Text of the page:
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Life cycle assessment of cash payments in the Netherlands

Abstract

Purpose

This study quantifies the impact of the Dutch cash payment system on the environment and on climate change using a life cycle assessment (LCA). It examines both the impact of coins and of banknotes. In addition, it identifies areas within the cash payment system where the impact on the environment and on the climate can be reduced.

Methods

The ReCiPe endpoint (H) impact method was used for this LCA. The cash payment system has been divided into five subsystems: the production of banknotes, the production of coins, the operation phase, the end of life of banknotes and the end of life of coins. Two functional units were used: (1) cumulative cash payments in the Netherlands in 2015 and (2) the average single cash payment in the Netherlands in 2015. Input data for all processes within each subsystem was collected through interviews and literature study. Ten key companies and authorities in the cash payment chain contributed data, i.e. the Dutch central bank, the Royal Dutch Mint, a commercial bank, a cash logistic service provider, two cash-in-transit companies, two printing works, an ATM manufacturer and a municipal waste incinerator.

Results and discussion

The environmental impact of the Dutch cash payment system in 2015 was 2.42 MPt (expressed in eco points) and its global warming potential (GWP) was 19 million kg CO2 equivalents (CO2e). For an average single cash transaction, the environmental impact was 654 μPt and the GWP was 5.1 g CO2e. The operation phase (e.g. energy use of ATMs, transport of banknotes and coins) (64%) and coin production phase (31%) had the largest impact on the environment, while the operation phase also had the largest impact on climate change human health (89%) and climate change ecosystems (56%). Finally, scenario analysis shows that reductions of the environmental impact (47%) and the impact on climate change (50%) could be achieved by implementing a number of measures, namely reducing the number of ATMs, stimulating the use of renewable energy in ATMs, introducing hybrid trucks for cash transport and matching coins with other countries in the euro area.

Conclusions

This is the first study that investigates the environmental impact and GWP of the cash payment system in the Netherlands, by taking both the impact of banknotes and coins into account. The total environmental impact of cash payments in 2015 was 2.42 MPt and their GWP was 19 million kg CO2e.

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Notes

  1. The euro area is a monetary union of 19 countries in the EU which have adopted the euro as their common currency.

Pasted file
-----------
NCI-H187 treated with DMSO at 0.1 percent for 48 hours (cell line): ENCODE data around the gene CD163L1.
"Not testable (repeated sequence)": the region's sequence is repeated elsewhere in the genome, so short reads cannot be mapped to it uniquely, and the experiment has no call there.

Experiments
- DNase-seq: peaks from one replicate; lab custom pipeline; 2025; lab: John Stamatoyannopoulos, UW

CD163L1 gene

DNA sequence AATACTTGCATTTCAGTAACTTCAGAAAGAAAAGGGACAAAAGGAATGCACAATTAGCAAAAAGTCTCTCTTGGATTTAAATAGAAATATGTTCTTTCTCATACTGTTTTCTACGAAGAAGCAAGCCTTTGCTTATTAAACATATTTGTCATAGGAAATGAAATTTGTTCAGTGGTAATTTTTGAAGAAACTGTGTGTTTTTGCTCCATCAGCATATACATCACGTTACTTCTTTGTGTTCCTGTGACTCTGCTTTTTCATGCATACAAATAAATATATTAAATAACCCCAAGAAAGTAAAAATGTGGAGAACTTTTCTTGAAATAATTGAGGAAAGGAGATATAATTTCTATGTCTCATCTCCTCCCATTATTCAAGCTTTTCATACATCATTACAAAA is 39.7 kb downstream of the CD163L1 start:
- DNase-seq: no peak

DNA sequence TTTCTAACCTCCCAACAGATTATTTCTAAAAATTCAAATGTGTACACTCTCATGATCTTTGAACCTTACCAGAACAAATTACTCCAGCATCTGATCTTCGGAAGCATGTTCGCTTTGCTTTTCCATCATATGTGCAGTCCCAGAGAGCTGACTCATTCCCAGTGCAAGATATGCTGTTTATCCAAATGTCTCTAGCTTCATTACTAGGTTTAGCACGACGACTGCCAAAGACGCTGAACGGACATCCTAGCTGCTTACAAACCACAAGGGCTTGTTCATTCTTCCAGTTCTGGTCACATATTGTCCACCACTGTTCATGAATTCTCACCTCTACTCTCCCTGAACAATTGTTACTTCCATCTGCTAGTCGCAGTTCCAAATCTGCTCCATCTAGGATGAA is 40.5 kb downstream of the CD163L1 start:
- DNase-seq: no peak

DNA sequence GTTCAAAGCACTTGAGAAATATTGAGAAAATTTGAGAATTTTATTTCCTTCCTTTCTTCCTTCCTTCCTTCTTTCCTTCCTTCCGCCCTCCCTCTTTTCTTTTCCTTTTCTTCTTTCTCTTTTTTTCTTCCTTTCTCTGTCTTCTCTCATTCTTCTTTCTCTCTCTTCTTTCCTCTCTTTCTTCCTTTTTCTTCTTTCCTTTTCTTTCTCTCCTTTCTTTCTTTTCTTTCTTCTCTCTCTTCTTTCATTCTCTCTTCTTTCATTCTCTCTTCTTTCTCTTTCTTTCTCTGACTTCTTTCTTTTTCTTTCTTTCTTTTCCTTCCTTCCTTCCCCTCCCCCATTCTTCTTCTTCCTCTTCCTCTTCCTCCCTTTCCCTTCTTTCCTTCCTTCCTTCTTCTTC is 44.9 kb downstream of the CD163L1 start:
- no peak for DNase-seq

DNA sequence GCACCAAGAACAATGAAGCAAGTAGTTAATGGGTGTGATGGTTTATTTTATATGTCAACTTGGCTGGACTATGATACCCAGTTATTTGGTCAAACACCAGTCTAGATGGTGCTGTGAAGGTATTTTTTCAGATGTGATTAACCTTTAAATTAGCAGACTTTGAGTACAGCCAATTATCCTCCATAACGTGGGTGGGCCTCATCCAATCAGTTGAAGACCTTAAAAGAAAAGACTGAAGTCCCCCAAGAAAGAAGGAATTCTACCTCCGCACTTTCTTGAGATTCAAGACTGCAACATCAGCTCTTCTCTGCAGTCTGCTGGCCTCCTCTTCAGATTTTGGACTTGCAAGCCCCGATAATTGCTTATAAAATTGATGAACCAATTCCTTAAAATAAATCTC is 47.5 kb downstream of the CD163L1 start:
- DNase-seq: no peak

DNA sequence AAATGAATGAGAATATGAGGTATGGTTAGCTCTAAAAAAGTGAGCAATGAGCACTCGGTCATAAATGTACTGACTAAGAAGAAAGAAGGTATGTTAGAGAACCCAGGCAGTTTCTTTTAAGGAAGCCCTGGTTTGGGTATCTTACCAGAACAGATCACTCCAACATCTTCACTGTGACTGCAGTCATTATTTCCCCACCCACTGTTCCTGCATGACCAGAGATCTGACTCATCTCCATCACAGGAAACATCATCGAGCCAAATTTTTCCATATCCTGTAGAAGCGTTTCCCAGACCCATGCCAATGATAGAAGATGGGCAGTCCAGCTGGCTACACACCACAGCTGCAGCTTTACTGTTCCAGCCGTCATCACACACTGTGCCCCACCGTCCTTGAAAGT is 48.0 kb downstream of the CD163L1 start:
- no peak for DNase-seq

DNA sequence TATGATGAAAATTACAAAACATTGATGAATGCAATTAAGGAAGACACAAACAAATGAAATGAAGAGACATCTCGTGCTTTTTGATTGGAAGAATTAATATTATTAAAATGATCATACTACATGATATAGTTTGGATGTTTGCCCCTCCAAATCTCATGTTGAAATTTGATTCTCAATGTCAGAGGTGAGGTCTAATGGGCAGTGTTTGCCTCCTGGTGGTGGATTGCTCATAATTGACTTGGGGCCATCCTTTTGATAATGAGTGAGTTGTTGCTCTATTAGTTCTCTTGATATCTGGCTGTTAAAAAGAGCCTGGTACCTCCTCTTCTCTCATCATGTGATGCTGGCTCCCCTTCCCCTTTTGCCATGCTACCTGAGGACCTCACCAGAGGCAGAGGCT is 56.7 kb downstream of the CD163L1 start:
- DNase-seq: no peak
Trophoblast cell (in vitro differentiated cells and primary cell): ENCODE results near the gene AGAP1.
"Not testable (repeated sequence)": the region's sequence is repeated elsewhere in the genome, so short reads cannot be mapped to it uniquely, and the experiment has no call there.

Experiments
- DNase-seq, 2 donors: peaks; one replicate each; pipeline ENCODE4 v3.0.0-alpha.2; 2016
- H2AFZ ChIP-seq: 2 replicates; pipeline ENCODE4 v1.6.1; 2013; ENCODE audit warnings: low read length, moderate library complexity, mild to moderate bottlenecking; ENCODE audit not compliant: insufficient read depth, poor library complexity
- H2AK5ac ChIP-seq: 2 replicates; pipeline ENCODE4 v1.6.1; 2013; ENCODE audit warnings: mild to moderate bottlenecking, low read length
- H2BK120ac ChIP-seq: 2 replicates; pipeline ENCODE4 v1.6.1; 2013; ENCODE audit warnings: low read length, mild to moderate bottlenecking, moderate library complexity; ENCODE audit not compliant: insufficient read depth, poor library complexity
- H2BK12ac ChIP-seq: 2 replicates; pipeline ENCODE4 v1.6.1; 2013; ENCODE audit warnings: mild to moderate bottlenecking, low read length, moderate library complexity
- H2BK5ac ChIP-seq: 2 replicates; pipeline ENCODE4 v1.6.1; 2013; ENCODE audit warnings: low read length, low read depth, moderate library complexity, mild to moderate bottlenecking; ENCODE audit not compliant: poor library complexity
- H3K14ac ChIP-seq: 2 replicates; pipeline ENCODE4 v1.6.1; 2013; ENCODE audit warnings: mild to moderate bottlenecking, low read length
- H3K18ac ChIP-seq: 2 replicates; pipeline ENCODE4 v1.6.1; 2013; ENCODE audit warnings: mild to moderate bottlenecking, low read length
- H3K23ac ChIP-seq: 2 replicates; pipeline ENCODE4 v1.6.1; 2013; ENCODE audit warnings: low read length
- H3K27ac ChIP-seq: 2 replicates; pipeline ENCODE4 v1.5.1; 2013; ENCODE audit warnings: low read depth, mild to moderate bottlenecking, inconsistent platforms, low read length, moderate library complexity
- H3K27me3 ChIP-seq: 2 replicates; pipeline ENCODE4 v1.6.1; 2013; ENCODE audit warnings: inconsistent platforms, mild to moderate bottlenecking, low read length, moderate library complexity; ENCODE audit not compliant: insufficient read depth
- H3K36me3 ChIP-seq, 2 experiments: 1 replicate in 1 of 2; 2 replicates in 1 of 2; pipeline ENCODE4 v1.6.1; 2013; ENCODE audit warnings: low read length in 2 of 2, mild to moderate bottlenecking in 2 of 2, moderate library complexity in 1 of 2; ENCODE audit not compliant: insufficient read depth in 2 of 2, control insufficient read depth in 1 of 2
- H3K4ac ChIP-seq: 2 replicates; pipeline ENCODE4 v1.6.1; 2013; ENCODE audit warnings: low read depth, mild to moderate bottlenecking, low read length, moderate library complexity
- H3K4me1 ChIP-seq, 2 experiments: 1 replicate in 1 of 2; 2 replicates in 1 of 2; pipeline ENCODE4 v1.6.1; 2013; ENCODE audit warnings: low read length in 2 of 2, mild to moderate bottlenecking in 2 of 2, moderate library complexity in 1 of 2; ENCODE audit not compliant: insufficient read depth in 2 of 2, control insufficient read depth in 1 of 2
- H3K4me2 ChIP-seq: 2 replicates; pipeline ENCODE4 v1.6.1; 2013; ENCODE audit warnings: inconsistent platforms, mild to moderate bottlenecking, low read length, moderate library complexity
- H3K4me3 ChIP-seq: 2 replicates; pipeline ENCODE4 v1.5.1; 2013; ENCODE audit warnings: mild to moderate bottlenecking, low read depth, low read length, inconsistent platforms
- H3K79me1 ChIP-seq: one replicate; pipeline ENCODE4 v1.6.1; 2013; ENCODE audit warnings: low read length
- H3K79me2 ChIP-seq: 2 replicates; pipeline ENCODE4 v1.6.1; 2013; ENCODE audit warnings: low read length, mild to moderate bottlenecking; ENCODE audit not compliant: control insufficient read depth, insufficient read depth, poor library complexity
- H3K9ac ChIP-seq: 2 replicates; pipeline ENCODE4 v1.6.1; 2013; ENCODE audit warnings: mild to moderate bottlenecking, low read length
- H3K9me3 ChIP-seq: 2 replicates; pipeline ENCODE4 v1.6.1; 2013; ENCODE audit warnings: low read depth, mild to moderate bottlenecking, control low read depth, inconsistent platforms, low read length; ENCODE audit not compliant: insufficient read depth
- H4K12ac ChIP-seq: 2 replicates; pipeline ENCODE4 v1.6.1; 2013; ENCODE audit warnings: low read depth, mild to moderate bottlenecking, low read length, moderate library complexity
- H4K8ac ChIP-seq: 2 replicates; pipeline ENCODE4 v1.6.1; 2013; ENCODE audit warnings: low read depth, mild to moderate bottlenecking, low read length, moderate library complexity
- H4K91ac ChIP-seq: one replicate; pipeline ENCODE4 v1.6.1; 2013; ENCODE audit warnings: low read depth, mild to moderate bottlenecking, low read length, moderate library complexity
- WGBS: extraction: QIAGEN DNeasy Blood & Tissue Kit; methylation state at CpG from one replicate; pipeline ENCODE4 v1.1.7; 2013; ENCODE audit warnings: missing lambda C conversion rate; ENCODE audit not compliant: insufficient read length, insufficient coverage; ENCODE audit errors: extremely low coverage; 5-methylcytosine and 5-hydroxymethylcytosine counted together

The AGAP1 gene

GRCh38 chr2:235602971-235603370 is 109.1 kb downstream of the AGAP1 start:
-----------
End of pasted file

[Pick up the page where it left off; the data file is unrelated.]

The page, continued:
2. The number of banknotes and coins in circulation in the Netherlands is unknown since the introduction of the euro in 2002.

  3. The acceptance of cash, debit card and credit card differs per market segment. Cash, debit card and credit card acceptance is almost universal at POS locations where many transactions take place and where the transaction amounts can be high, i.e. at petrol stations, supermarkets (low credit card acceptance) and in large stores. Almost all small stores, street vendors, bars and restaurants accept cash, but not all of them accept debit card payments and credit card acceptance is rare.

  4. A card payment needs to be authorised by the bank of the payer and processed by the bank of the payer, an automatic clearing house and the bank of the payee in order to transfer the funds from the payer’s account to the payee’s account. In case of a debit card payment, this may take a working day, and in case of a credit card payment, this may take a few weeks.

  5. Note that, although the transfer of cash from payer to payee is immediate, the depositing of cash by payees at the bank or cash-in-transit company in order to have the value of the cash deposit transferred to their current account is not immediate, as it also requires processing activities by the payee’s CiT company and/or bank.

  6. Roos Lindgreen et al. (2018) use one average debit card payment of EUR 28.68 at the POS in the Netherlands in 2015 as functional unit.

  7. Marincovic et al. (2011) use the provision of CAN 2000 of cash value over a time span of 7.5 years as functional unit, Shonfield (2013) uses the provision and use of GBP 1000 of cash value over 10 years and Luján-Ornelas et al. (2018) use the number of banknotes required to provide an average Mexican household with a monthly cash amount of MXN 12,708 in MXN 200 banknotes in HD paper and polymeric substrate over a period of 5 years.

  8. Based on total production of euro coins (4.3 billion euro coins), net matching of euro coins between euro countries (−700 million euro coins) and loss and destruction of euro coins (−1 to 2% of the euro coins in circulation per year). Also confirmed by DNB statistics and expert interviews. In the EU, the same factor (~ 10×) is seen between coins and banknotes.

  9. The following production figures illustrate this: the production of coins before 2002 was over 2 billion euro coins per year, whereas, in the years thereafter, the number of annually produced euro coins declined from around 150 million euro coins to 50 million euro coins (KNM 2015).

  10. Matching does not occur on a large scale in the euro area. Only a handful of euro countries are currently matching euro coins.